Disappearances and extrajudicial killings of Tamils are once again on the rise in Sri Lanka. In Jaffna a simmering terror campaign by government-backed paramilitaries has escalated with several people going missing and the bodies of others, bearing horrific wounds, being dumped in public spaces. The victims include business people and prominent members of the community. And it is no coincidence this is happening amidst international efforts, led now by India , to restore normalcy in the Tamil areas and kickstart the economy there.
Sri Lanka’s rhetoric on the urgent need for development in the Northeast belies its systematic efforts to disrupt the Tamil people’s recovery and subvert international assistance towards further consolidation of Sinhala dominance over them. The state’s cynical calls for the international community and the Diaspora to contribute to development of the Northeast must be viewed against its actual practices and past record.
No sooner had Sri Lanka’s supposed change of heart on allowing the UN panel of experts on war crimes convened by Secretary General Ban Ki-Moon been announced, the Colombo regime made clear the circumscribed space it will accord the panel and, more importantly, the dangerous reciprocity it is demanding.
Sri Lanka’s new preparedness to allow a three-member expert panel on war crimes appointed by United Nations Secretary General Ban Ki-Moon to visit the country is clearly linked to international economic pressure and the diplomatic embarrassments recently suffered by President Mahinda Rajapakse’s regime, proving that - as we argued last week - only direct pressure can bring about Colombo's compliance with international norms, and that ‘quiet diplomacy’ is utterly ineffective.
By going ahead with his planned visit to Sri Lanka next week, Defence Secretary Liam Fox is irresponsibly undermining Britain's calls for an independent inquiry into war crimes in Sri Lanka and international protection of human rights. It matters little that Britain is not paying his way.
Amid the furor that enveloped President Mahinda Rajapakse’s visit to Britain last week, a Foreign Office statement on Sri Lanka’s war crimes went largely unremarked, if not unnoticed. T he position it sets out suggests that, while no longer legitimizing Sri Lanka’s ongoing sham commission, Britain is still not putting its weight behind a proper investigation into war crimes.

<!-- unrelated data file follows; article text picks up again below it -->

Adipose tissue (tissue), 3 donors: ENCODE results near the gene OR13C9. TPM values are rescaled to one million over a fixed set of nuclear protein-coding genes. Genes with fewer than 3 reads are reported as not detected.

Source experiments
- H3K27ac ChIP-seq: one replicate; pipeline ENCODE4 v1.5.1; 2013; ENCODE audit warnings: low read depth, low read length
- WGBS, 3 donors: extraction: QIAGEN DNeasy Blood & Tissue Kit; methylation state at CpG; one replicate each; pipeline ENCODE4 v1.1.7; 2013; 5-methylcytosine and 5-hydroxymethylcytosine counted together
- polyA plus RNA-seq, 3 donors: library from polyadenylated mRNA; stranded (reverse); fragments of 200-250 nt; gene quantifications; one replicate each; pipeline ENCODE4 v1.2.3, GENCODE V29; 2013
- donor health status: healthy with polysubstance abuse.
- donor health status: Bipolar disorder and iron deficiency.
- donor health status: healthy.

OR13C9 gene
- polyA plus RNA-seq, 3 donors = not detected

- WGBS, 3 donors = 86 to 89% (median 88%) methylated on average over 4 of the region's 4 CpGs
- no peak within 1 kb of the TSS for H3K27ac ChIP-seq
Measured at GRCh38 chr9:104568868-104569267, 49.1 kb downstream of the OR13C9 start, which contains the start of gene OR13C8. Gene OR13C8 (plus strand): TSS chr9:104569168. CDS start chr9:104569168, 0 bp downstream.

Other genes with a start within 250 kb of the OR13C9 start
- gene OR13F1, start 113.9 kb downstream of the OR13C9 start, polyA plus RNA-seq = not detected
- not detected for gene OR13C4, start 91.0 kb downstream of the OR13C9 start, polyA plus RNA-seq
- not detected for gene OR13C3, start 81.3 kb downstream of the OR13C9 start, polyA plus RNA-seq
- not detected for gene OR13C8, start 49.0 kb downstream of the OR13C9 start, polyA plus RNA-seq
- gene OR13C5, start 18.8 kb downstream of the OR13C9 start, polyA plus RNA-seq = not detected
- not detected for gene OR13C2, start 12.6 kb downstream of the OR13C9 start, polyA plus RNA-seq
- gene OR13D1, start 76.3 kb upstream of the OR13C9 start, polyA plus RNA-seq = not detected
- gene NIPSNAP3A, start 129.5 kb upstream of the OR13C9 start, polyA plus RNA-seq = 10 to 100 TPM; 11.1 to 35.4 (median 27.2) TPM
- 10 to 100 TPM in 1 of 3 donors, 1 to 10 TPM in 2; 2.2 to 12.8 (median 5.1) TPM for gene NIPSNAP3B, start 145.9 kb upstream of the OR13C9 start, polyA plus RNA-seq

Sri Lanka’s defiance of international criticism over the past two years has been interpreted by some as proof of the lack of international leverage over Colombo’s conduct. Nothing could be further from the truth. President Mahinda Rajapakse’s disastrous visit to Britain last week clearly reveals that even as his government haughtily rejects criticism, it also craves acceptance. For all its bluster, the regime desperately seeks international respectability.
The leaked cable to the US State Department from US Ambassador to Sri Lanka Patricia Butenis has this week added to growing calls for international investigations into the Rajapakse administration’s culpability for war crimes. However, it is worth remembering that the cable's contents can only be a ‘revelation’ about Washington’s awareness, if relatively recent history is ignored. For example, this is what President Obama said on May 13, 2009 : “First, the government should stop the indiscriminate shelling that has taken hundreds of innocent lives, including several hospitals, and the...
News that Sri Lanka's Lessons Learnt and Reconciliation Commission (LLRC) has had it mandate extended by another six months was always expected, but there is an assumed logic behind Colombo's actions. The commission is the Sri Lankan state's attempt to fend off critics, buy time and forestall an independent, international inquiry.